And so finally I made it here. Avignon is the gateway to Provence and is gorgeous. A southern Oregon climate of sorts with blooming flowers, deep blue skies, no light pollution and absolutely zero American tourists. Oddly, we have been pegged as Americans. Never happens to me, but it has happened this time. At lunch yesterday, waitress gave us the classic French youareDIRTundermyfingernails routine. Took the orders of three tables who arrived later than us first; brought our food when absolutely nothing else needed to be done, including reset those three tables whom now had left. Didn't bring the coffee. Made us wait for our check for over 15 minutes. The usual. I paid the bill, left no gratuity, blew her a kiss and went on my way. It's all good. It's one of a variety of amusements in the day that make everything so interesting. Fortunately, most of the other amusements are quite delightful in a sensual way. Like the freshly baked croissants and cold, hard kiwis at breakfast. The pastis and tapenade before dinner. The olives. oh my! the olives. Noon mass at St. Pierre. The tablecloths in bright hues of blue, yellow and periwinkle. Even the cab driver who said "George Bush" when I said to him, "Know who my best friend is?"
So the Irish bounced the EU back into a rework of their treaty, President Bush would like to reopen oil wells off the California coast, and the economies of Britain, France, Germany and Italy may actually be deeper in the tank than the US economy. I don't know how much any of that matters here, certainly doesn't matter to me this morning as the sun streams through the French doors of the patio and the richly perfumed air lures me into the seduction of a new day. For all the pain in getting here, on this day at this moment, Avignon is everything a vacation should be. And for that I'm grateful. Call it all joy.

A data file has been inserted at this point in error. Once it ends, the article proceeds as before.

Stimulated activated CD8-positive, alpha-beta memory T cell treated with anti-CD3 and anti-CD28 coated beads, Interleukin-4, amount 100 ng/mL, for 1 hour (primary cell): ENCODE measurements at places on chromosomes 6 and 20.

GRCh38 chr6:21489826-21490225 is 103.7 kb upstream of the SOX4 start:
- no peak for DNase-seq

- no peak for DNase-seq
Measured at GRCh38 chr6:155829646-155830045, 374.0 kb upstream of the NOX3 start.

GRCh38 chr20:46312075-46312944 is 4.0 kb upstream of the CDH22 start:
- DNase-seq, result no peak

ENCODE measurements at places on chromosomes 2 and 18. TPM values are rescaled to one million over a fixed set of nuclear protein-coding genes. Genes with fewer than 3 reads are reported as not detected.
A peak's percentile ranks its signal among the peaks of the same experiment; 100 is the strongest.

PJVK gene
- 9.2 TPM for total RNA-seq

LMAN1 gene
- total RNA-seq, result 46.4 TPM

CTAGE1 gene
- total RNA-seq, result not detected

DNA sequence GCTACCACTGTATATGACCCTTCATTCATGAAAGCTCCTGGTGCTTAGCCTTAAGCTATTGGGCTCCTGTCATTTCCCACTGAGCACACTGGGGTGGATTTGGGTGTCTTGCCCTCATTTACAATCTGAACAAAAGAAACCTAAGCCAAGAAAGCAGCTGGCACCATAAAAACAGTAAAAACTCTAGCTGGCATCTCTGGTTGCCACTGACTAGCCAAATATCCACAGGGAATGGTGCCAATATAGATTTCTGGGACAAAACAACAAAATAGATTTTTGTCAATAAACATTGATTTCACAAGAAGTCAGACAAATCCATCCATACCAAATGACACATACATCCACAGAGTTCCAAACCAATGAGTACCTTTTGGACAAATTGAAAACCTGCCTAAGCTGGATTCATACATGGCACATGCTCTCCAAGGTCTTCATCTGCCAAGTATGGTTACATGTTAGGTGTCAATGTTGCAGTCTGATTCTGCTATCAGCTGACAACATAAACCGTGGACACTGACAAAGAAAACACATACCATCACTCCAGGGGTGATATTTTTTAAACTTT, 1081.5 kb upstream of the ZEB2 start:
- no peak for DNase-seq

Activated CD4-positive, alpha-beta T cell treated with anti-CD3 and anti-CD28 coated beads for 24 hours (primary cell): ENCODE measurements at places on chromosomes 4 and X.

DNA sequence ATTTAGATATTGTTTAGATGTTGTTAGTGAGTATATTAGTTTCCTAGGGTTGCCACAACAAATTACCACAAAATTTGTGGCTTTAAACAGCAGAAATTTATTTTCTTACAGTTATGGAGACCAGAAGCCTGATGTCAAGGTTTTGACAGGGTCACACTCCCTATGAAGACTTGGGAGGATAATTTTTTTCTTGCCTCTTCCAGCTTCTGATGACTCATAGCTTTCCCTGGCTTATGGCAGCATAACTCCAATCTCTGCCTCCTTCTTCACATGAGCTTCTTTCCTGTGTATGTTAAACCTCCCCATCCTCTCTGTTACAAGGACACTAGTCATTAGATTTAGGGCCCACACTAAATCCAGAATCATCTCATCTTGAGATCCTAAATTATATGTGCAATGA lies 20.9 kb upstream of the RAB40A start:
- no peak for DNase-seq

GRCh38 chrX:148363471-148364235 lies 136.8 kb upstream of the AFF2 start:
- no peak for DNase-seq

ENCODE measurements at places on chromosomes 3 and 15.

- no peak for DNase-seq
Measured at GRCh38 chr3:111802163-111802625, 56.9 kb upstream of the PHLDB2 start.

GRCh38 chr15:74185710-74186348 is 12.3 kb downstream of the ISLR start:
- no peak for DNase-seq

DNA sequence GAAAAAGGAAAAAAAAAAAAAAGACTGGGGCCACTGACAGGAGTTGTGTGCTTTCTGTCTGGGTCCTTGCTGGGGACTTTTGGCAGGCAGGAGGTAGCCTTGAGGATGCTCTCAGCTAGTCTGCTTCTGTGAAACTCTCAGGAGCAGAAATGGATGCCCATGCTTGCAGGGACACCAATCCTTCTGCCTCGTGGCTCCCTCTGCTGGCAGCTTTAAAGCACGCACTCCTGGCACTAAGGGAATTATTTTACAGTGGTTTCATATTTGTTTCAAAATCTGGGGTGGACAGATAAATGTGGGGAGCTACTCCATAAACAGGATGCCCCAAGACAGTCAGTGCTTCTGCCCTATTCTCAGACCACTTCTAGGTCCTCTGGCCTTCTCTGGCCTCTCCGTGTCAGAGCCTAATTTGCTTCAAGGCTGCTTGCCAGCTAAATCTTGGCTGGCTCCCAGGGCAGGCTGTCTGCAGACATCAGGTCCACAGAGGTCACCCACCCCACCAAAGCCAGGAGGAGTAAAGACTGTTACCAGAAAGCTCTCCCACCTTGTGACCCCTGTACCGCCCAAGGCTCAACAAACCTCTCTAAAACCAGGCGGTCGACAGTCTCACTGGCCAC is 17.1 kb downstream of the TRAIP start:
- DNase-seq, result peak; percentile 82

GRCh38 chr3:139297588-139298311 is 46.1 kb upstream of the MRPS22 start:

Je pars pour un aventure magnifique avec Le Christ Child. La Provence. Les appareils-photo. L’aïoli. La bouillabaisse. La tapenade. Le Grand Schisme/la Crise Pontificale. Et les grottes. La nation Chow reste à la maison sans moi et vous serez accuelli au Brunch de dimanche comme d’habitude sans perturbation. N’y téléphonez pas; on vous téléphonera avec votre réservation. Le seul détail que j’ai oublié c’est l’état des roses. Je pouvais arrêter le courrier quotidien et le journal quotidien, mais on ne peut pas arrêter les roses. Elles fleuriront à la folie sans mon regard. Mon dieu. C’est pas juste. Attendez-moi. Je rentrerai. Je penserai à vous et j’allumerai des bougies. Jusqu’à ce moment-là.
It was chilly out but the participants in the cruise received anything but a chilly reception. It's become one of the best parts of summer here. Special shout out to my girlfriends; this pink and black Lucy and Ethel car would become us. Big Time.
June 26, 2005 was the day my life changed again. I wrote my first blog entry. I was sitting at a kitchen table in NoPo, one of my favorite places in all the earth. I can't remember exactly how it was that I decided to create a blog or don't remember reading any blogs that inspired me particularly, but no doubt in part I was inspired by a journalist in my hometown and his romp of a blog, Huckleberries Online. This guy and his tact were interesting to me because he obviously was not a native of Coeur d'Alene yet he wrote with such authority, swagger maybe, about Coeur d'Alene. One thing I liked about him and still do is that he doesn't live in the suburbs and does not have a suburban outlook on life and culture. Coeur d'Alene has suburbs you say? Hey, watch it. Coeur d'Alene has nasty suburbs that give cruel depth and breath to the toxic definition of suburbs. And I will not go into how provocative and dangerous suburbs are. Anyway.
I do remember wanting my children to have some definitive memory of me, as my own memories of my mother were slipping away. And I couldn't remember how she looked sometimes or what she said about some things. Also, I have completely forgotten what her voice sounds like. So, certainly as a measure of coping with both my mother and my children gone off to different places, Notes From The 'Kan EWA was born. I have no idea where the title came from or where the idea to co-author the blog with The Chow Nation, with whom I spend lots of time, came from. And I admit, it was and is a selfish effort on my part because right here at Notes From The 'Kan EWA, it's all about me. All me, all the time. It's just great.